The Coolpix AW100 is shockproof to a height of 5 feet, waterproof to a depth of 33 feet and, like the Olympus, can survive an extended period in a snowbank. Which begs the question of how much time people are spending in snowbanks? Because that seems to be a big selling point for camera manufacturers.

Life is hard, but with one of these tough customers, you’ll at least be able to get good photos while buried in snowbanks.


Olympus Tough TG-810 to Nikon Coolpix AW100

Nikon Coolpix AW100 to Panasonic Lumix DMC-TS3

Olympus Tough TG-810 to Panasonic Lumix DMC-TS3

Fixed Lens or Interchangeable?

Point shoot cameras with built-in superzooms offer an alternative to long lenses

At this point in the development of digital photography, there is a camera for every buyer . In selecting which camera is right for you, one of the basic considerations will be whether to get a fixed lens or camera that lets you change lenses.

These days the question is not as clear cut as it was a few years ago. In the old days, you wouldn’t think of taking portraits with a zoom lens. You would have had a case of prime lenses and probably picked one in the 85mm-135mm range. Today zoom lenses are much better. Computer controlled milling machines, advanced optical coatings, and robot assembly means zoom lens quality is no longer an issue.

Now there are “superzooms”, also sometimes called “travel lenses” with incredible zoom ranges that make changing camera lenses a rare event. A few years ago you might have been carrying a small case full of lenses, today, even for a commercial shoot, you’ll likely only be packing two or three.

Modern consumer cameras with fixed lenses are still able to offer an impressive zoom range and most will work for 90 percent of the shots you will probably ever want to take. It’s that last 10 percent that separates photographers. Specialties that positively need to change lenses are serious bird watchers, sports, and wildlife photographers.

If you’re taking pictures for a living, or think you will, interchangeable lenses will be a capability you want. You may not have a lot of lenses at first, but you’ll pick them up over time.

Even if photography is just a serious hobby, I’d still get interchangeable lens capability if it’s in your budget.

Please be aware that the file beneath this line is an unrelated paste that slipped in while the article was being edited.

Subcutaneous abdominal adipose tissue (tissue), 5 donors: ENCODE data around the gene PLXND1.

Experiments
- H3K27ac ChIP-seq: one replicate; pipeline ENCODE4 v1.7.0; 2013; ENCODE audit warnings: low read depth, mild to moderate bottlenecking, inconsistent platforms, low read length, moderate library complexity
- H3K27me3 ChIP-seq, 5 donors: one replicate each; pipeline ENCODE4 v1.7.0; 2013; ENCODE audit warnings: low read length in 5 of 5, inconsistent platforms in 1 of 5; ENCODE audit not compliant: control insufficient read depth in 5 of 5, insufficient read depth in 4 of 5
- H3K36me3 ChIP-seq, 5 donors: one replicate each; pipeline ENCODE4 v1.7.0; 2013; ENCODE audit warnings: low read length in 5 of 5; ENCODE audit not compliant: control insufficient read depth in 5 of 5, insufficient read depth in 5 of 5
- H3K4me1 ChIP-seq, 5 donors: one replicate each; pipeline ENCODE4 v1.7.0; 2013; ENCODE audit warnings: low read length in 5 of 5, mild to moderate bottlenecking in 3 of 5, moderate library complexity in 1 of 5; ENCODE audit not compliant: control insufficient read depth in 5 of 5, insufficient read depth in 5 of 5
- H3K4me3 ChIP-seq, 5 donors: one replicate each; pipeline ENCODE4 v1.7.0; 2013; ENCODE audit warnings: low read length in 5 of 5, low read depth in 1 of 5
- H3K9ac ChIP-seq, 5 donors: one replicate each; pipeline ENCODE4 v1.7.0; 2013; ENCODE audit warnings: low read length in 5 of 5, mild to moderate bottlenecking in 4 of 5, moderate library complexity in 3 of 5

But if you’re getting a camera to take pictures of the kids, for a family vacation, or occasional get together then the zoom range in most point and shoot cameras are just fine.

If you’re thinking about your kid’s soccer game, cameras like the Canon SX30 IS, the Nikon CoolPix 500, and Fujifilm Finepix HS20 with a built-in long zooms can put you right in the action, even from the sidelines at a price less than you’d pay for a decent long lens.

JVC Fields Video/Still Hybrid GC-PX10

The JVC GC-PX10 offers powerful hybrid functionality - by JVC

It’s hard to tell if the JVC GC-PX10 is a video camera with more convenient still image capability, or a still camera with video on steroids.

Either way JVC has loaded an interesting blend of features at a camera apparently aimed at the advanced consumer segment of the market.

The GC-PX10 features a 12.75-megapixel 1/2.3 BSI-CMOS sensor behind a Konica Minolta HD 19x dynamic zoom lens with optical image stabilization. The advanced chip technology gives it a stated ISO rating of 6,400.

The video features are impressive. Full 1080 HD at 24/30/60p backed up by JVC’s K2 sound system that allows for manual control. On the back it features a 3 inch touch panel tilt monitor.

Linked to the imaging hardware is JVC’s FALCONBIRD high speed imaging engine which is also found on their full HD 3D camcorder, the GS-TD1. The high-end electronics let the GC-PX10 do a lot of neat tricks like record full HD video while simultaneously shooting 12-megapixel stills without interrupting the video.

The most compelling features of the GC-PX10 may be the hybrid shooting capabilities. It can pump out 8.3-megapixel still at a rate of 60 shots per second in 130 shot bursts or 12-megapixel still at 30 shots per second. Impressive.

In VGA mode the GC-PX10 can shoot 300 frames per second for up to two hours. You could record your kid’s entire soccer game in super slow motion.

Prices at $799 the JVC GC-PX10 is an interesting hybrid video camera.